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I have come across an observation about the determinant of a matrix, but I don't know how to prove it in general. Let me demonstrate it through an example.

$$ \begin{align} \left| \begin{matrix} 1 & 2 & 3 & 4 \\ 5 & 6 & 7 & 8 \\ 9 & 10 & 11 & 12 \\ 13 & 14 & 15 & 16 \\ \end{matrix} \right| \cdot \left| \begin{matrix} 6 & 7 \\ 10 & 11 \\ \end{matrix} \right| &= \left| \begin{matrix} 1 & 2 & 3 \\ 5 & 6 & 7 \\ 9 & 10 & 11 \\ \end{matrix} \right| \cdot\left| \begin{matrix} 6 & 7 & 8 \\ 10 & 11 & 12 \\ 14 & 15 & 16 \\ \end{matrix} \right|\\ &- \left| \begin{matrix} 2 & 3 & 4 \\ 6 & 7 & 8 \\ 10 & 11 & 12 \\ \end{matrix} \right| \cdot \left| \begin{matrix} 5 & 6 & 7 \\ 9 & 10 & 11 \\ 13 & 14 & 15 \\ \end{matrix} \right| \end{align} $$

What this essentially says is that you can find the determinant of a larger matrix by breaking it down into this "ad-bc"-style of smaller determinants, however I can't work out why this should be true. I've expanded out the determinant for a 3x3 example in full generality and confirmed that it works, but I'd like to know if there's a more straightforward reason for this observation.

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3 Answers

up vote 2 down vote accepted

I agree that your formula works. Proving it is possible, but slightly messy. It is something that I may expand on in the future, but let me give you some assurance that my agreement has some validity.

Denote the matrix of cofactors as $$\left[ \begin{matrix} 1_c & 2_c & 3_c & 4_c \\ 5_c & 6_c & 7_c & 8_c \\ 9_c & 10_c & 11_c & 12_c \\ 13_c & 14_c & 15_c & 16_c \\ \end{matrix} \right]$$ The matrix of cofactors is the transpose of the inverse scaled by the determinant. In other words, each value is the determinant of the corresponding submatrix, hence the name matrix of cofactors. For example the regular Laplace expansion for the determinant (call it $\Delta$) along the last row is $$\Delta = 13\cdot 13_c + 14\cdot 14_c + 15\cdot 15_c+ 16\cdot 16_c$$ This notation allows us to write your formula more concisely as $$\Delta\cdot \left| \begin{matrix} 6 & 7 \\ 10 & 11 \\ \end{matrix} \right| = 16_c \cdot 1_c - 13_c \cdot 4_c$$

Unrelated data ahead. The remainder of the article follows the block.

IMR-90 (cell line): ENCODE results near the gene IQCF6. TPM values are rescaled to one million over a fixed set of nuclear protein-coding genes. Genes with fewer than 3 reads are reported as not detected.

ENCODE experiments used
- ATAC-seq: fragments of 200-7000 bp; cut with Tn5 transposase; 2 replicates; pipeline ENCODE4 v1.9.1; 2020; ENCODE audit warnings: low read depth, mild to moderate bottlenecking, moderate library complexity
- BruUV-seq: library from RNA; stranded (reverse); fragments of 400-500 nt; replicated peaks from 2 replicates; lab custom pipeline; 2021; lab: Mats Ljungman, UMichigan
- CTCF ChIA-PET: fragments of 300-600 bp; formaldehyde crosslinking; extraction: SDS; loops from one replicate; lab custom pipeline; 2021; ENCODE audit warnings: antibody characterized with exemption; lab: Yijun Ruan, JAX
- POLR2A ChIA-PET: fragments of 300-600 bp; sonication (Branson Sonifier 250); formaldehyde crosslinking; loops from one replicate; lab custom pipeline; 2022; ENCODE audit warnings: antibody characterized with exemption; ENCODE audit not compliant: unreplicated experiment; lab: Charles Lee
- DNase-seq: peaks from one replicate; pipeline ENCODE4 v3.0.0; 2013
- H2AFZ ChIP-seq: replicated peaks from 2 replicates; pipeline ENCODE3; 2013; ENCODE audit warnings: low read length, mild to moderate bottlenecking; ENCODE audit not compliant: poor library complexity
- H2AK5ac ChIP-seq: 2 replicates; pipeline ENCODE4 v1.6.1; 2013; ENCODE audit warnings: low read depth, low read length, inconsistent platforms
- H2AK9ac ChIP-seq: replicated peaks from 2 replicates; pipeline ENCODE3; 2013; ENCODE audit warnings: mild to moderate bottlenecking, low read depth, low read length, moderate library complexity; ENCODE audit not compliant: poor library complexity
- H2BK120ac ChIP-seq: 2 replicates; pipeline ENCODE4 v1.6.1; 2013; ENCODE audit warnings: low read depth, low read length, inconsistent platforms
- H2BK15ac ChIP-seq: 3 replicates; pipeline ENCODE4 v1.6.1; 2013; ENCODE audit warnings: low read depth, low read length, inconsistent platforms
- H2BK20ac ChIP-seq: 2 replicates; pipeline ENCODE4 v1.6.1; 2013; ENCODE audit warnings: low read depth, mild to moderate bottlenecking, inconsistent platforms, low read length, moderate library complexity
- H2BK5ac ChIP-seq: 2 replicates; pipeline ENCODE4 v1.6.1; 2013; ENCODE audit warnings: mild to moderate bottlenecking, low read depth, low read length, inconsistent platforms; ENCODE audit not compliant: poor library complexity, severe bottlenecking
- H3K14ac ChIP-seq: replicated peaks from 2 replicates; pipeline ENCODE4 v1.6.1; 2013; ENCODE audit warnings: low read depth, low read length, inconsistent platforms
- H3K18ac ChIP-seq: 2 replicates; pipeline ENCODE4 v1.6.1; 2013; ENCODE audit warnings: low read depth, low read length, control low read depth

Using a formula derived in a similar manner as this answer of mine gives $$\left| \begin{matrix} 6 & 7 \\ 10 & 11 \\ \end{matrix} \right| =\frac{16_c\cdot 1_c - 4_c\cdot 13_c}{\Delta}$$ and you can see that indeed your formulation agrees with mine. Generally speaking the formula works for the higher dimensional matrix: $$\left(\matrix{a & \vec{m}^\top & b \\ \vec{g} & N & \vec{h} \\ c & \vec{k}^\top & d}\right)$$

let $d_c$ denote the corresponding determinant of the submatrix $$d_c = \left|\matrix{a & \vec{m}^\top \\ \vec{g} & N }\right|$$ and similarly for $a_c$, $b_c$, and $c_c$. Then the same formula is valid: $$\operatorname{det}N = \frac{a_cd_c - b_cc_c}{\Delta}$$

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Thank you, this looks to be essentially what I'm after. I haven't got the time to spend fully thinking it through right now, but hopefully comparing my question against the other question you linked to might help reveal the tools I need to prove my observation. –  Daniel Mar 27 '13 at 11:31
    
Thank you again for your reply Adam, I can see now why you have agreed with my initial observations. I've read through the linked answer you provided, but I'm having trouble reconstructing a proof in a similar manner as your linked derivation. Could you perhaps point me along the right direction with any more specifics and hopefully I can fill in the blanks? –  Daniel Apr 2 '13 at 11:25
    
Convert everything to be not in terms of inverse, but in terms of inverse times the determinant. Which would be the adjoint or the matrix of cofactors (the $a_c$, $b_c$ etc). You get the same simple rank one update as the linked answer. "Popping" one corner, then looking at the other corner element gives the determinant for the $N$. Or, later, if you ask it as a separate question can be more specific. –  adam W Apr 2 '13 at 12:56
    
Thanks, I've played around with your suggestion and adjusted your formulation slightly, but I keep running in circles and getting myself mixed up between the cofactors/matrices of cofactors. I think I've been looking at it so long I just can't see it another way, so I might just consolidate all of my information together and form up a new clearer question on this specific avenue. –  Daniel Apr 3 '13 at 10:09
    
New question can be found here –  Daniel Apr 3 '13 at 10:32
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Let's step back and ask what the determinant is and why it is useful. Then we'll get to this particular property.

Permit me to introduce a new product of vectors, called the wedge product. If $a, b$ are vectors, then their wedge product is $a \wedge b$. The result is not a vector, but instead, we interpret it geometrically as an oriented plane--exactly the plane perpendicular to $a \times b$, as a matter of fact, but we can continue wedging--for instance, forming $a \wedge b \wedge c$, which represents a volume.